Inflammatory bowel diseases, encompassing Crohn's disease and ulcerative colitis, are characterised by persistent leucocyte tissue infiltration leading to perpetuation of an inappropriate inflammatory cascade. The neuronal guidance molecule netrin-1 has recently been implicated in the orchestration of leucocyte trafficking during acute inflammation. We therefore hypothesised that netrin-1 could modulate leucocyte infiltration and disease activity in a model of inflammatory bowel disease.
DSS-colitis was performed in mice with partial genetic netrin-1 deficiency (Ntn-1(+/-) mice) or wild-type mice treated with exogenous netrin-1 via osmotic pump to examine the role of endogenous and therapeutically administered netrin-1. These studies were supported by in vitro models of transepithelial migration and intestinal epithelial barrier function.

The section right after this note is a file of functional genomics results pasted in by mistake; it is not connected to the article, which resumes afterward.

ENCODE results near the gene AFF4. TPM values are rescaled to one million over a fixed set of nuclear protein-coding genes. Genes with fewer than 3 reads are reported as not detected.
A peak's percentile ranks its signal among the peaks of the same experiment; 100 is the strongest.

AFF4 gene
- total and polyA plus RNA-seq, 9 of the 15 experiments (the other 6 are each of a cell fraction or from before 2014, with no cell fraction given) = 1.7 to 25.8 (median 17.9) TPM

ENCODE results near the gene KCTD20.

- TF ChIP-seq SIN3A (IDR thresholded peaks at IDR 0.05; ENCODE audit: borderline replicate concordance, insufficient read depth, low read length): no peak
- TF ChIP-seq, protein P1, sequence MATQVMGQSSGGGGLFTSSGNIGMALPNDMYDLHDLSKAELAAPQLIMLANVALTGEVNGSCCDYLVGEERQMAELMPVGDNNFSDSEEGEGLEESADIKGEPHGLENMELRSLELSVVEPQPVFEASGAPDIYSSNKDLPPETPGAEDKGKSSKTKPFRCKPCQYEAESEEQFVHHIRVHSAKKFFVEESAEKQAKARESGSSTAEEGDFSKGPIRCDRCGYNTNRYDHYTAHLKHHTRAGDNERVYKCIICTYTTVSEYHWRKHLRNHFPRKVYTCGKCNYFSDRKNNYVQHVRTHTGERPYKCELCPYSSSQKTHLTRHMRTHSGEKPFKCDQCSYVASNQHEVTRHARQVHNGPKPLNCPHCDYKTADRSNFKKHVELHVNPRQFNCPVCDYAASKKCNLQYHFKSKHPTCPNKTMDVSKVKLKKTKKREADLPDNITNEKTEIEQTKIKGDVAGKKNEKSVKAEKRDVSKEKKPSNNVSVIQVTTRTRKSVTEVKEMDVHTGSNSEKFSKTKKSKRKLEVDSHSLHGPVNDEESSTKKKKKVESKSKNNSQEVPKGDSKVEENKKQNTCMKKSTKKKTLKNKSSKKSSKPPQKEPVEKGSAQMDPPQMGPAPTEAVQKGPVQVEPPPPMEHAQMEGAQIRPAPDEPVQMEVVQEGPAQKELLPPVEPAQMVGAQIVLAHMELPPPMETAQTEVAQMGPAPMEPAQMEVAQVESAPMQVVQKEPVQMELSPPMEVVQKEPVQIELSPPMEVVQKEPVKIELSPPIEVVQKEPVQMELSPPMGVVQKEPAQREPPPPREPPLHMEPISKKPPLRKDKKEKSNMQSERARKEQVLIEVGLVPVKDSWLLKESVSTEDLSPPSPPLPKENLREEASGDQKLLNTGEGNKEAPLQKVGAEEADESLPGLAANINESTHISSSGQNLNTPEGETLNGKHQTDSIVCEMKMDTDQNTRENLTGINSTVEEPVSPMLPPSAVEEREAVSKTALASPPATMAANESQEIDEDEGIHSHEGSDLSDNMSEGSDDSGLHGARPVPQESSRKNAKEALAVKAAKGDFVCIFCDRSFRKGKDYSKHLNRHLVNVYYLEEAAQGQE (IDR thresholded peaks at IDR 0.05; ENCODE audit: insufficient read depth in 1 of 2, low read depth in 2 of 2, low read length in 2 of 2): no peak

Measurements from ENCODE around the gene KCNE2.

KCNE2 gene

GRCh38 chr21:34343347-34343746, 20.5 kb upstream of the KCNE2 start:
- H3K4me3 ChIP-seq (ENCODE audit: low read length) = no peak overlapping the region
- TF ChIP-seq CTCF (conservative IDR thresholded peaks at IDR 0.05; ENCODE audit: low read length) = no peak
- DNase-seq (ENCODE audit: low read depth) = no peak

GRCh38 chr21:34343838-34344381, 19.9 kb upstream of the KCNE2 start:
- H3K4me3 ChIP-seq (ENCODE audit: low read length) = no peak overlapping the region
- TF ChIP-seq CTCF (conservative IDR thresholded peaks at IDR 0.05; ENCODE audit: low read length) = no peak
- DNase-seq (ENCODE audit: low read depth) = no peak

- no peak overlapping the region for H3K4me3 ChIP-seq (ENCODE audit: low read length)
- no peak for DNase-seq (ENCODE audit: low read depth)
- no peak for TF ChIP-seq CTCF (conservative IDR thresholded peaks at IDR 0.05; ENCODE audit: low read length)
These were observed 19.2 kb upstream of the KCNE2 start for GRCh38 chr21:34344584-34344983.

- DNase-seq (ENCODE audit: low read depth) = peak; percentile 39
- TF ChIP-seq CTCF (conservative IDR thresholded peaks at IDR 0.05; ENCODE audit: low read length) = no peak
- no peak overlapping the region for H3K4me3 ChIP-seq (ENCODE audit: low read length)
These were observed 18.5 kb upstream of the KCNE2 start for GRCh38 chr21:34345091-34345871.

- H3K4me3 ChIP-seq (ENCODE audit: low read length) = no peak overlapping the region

Consistent with our hypothesis, we observed induction of netrin-1 during intestinal inflammation in vitro or in mice exposed to experimental colitis. Moreover, mice with partial netrin-1 deficiency demonstrated an exacerbated course of DSS-colitis compared to littermate controls, with enhanced weight loss and colonic shortening. Conversely, mice treated with exogenous mouse netrin-1 experienced attenuated disease severity. Importantly, permeability studies and quantitative assessment of apoptosis reveal that netrin-1 signalling events do not alter mucosal permeability or intestinal epithelial cell apoptosis. In vivo studies of leucocyte transmigration demonstrate suppression of neutrophil trafficking as a key function mediated by endogenous or exogenously administered netrin-1. Finally, genetic studies implicate the A2B adenosine receptor in netrin-1-mediated protection during DSS-colitis.
The present study identifies a previously unrecognised role for netrin-1 in attenuating experimental colitis through limitation of neutrophil trafficking.